Resumen del capítulo

The different views of Evolutionary Medicine. Levels of adaptation and the origin of disease

Alvaro Daschner, José-Luis Gómez Pérez & María-José Trujillo Tiebas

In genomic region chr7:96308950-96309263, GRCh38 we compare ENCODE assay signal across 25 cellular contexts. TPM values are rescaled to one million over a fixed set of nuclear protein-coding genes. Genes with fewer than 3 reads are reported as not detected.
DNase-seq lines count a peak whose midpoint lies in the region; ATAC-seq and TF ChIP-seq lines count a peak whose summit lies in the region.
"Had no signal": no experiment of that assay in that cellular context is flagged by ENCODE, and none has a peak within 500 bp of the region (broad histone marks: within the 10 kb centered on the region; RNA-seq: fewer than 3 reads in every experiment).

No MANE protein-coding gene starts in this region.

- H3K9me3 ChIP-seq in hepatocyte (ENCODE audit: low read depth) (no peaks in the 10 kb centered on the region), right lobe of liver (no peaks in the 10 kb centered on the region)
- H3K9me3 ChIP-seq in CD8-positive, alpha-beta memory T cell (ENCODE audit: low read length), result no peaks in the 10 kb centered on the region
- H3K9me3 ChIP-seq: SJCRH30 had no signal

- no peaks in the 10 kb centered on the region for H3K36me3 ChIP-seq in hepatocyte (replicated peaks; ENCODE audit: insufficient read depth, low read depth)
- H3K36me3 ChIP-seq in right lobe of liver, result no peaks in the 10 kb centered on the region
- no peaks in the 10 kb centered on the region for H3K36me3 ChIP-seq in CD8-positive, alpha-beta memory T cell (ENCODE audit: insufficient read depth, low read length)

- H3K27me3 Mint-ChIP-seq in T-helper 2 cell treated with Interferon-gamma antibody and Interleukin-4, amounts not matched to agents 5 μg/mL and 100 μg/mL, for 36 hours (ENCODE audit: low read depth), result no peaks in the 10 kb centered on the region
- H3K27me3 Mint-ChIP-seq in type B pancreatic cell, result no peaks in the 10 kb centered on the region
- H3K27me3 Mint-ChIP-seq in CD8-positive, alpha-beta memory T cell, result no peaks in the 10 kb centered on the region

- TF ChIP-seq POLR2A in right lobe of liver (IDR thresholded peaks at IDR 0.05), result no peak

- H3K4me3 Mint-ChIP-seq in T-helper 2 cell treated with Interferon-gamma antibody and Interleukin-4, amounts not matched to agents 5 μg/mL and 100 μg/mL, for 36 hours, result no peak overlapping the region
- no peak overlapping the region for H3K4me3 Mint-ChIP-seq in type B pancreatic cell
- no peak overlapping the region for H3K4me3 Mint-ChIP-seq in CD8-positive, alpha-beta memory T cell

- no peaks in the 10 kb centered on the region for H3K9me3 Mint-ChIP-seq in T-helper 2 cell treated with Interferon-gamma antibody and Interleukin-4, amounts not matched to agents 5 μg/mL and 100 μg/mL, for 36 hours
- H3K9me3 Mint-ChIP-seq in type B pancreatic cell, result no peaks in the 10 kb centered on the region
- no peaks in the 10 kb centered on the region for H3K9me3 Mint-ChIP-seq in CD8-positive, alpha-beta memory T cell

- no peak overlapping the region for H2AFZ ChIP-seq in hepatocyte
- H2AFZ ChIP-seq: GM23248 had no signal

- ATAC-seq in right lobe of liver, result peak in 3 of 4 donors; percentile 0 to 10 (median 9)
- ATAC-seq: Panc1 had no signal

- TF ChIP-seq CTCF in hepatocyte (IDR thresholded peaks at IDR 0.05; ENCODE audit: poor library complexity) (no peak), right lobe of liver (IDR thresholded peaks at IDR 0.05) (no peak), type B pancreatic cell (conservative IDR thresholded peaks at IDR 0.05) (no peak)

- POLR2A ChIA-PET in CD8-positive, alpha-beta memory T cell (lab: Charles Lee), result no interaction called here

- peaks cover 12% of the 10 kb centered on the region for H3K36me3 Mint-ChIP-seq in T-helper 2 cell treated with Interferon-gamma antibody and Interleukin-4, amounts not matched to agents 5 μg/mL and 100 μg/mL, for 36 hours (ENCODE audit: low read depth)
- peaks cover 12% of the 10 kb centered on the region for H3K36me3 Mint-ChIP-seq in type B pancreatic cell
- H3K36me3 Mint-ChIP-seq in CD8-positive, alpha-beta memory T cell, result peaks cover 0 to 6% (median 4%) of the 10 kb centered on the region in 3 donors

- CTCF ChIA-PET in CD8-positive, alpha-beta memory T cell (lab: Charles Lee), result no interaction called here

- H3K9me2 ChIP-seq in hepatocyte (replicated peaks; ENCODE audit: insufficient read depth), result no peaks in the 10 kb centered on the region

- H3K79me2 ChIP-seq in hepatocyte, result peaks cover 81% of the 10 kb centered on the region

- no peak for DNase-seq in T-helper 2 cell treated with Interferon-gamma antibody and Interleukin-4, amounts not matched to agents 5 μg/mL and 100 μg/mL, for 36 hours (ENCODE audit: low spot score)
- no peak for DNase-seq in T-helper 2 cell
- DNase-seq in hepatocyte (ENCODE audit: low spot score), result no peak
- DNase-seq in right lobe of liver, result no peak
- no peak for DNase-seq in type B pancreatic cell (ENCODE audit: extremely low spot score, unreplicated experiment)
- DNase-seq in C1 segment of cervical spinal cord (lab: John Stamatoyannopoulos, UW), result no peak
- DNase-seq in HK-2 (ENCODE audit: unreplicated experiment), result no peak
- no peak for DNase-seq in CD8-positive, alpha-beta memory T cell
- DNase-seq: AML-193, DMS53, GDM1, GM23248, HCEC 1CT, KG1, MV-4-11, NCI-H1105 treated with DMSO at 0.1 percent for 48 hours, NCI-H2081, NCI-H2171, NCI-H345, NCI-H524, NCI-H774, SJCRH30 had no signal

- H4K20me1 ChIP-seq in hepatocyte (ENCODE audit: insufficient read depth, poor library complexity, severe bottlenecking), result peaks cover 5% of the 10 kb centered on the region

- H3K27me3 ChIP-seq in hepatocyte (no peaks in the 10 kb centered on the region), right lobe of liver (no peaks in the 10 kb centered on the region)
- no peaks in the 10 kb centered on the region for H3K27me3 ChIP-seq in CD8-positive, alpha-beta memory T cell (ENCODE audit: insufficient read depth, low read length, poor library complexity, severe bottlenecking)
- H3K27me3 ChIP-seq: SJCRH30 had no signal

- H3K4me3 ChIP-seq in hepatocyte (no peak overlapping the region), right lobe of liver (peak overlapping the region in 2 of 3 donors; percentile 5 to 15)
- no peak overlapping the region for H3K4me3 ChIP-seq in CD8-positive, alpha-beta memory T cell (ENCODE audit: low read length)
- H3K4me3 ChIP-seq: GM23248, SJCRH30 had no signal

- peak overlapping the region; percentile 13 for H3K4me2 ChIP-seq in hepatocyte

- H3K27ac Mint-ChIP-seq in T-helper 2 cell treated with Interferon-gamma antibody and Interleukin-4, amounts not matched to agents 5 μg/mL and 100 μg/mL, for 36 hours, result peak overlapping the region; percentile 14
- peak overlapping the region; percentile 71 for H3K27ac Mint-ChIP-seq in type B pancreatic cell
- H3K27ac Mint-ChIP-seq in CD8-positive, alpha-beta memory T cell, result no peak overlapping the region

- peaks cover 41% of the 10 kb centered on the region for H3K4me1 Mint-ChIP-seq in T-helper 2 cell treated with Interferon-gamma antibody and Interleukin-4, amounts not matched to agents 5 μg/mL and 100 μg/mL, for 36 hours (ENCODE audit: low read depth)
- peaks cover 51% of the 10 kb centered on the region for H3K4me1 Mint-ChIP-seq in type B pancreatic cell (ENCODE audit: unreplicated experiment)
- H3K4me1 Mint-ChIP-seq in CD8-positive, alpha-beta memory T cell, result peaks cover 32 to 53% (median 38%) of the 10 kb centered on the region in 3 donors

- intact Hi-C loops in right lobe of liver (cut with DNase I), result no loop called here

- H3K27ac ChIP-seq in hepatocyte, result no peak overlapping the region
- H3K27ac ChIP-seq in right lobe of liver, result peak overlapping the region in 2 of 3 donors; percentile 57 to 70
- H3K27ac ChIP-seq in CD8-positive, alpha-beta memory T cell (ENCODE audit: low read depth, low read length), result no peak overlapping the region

Evolutionary Medicine remains an interesting and emerging approach that brings together the knowledge of Medicine and Biology, which nevertheless has its difficulties precisely in pluridisciplinarity. This chapter offers an analysis of the current and pioneering currents in this field, but also of its criticisms. A second step provides a study of the different mechanisms of adaptation to changing environments, which may explain the variability of traits and thus of disorders or diseases. It is considered relevant to take into account the genetic adaptive changes that underlie the concept of Darwinian Medicine, along with other levels of adaptation. An analysis of disease from the evolutionary point of view must initially include the search for the proximate and evolutionary causes. However, if the disease is interpreted as a mismatch to the environment, it must take into account the different levels of adaptation that should include genetic inheritance, epigenetics (fetal programming and transgenerational epigenetic inheritance) and cultural inheritance, as well as the possibility that in the hologenome context bacterial genes adapt very quickly (horizontal transfer and very fast natural selection). Understanding these levels of de-adaptation will facilitate for illustrative purposes the search for treatments, changes in lifestyle, modification of our habitat selection as examples, and finally transform Evolutionary Medicine into an area of practical application, required by practising physicians.

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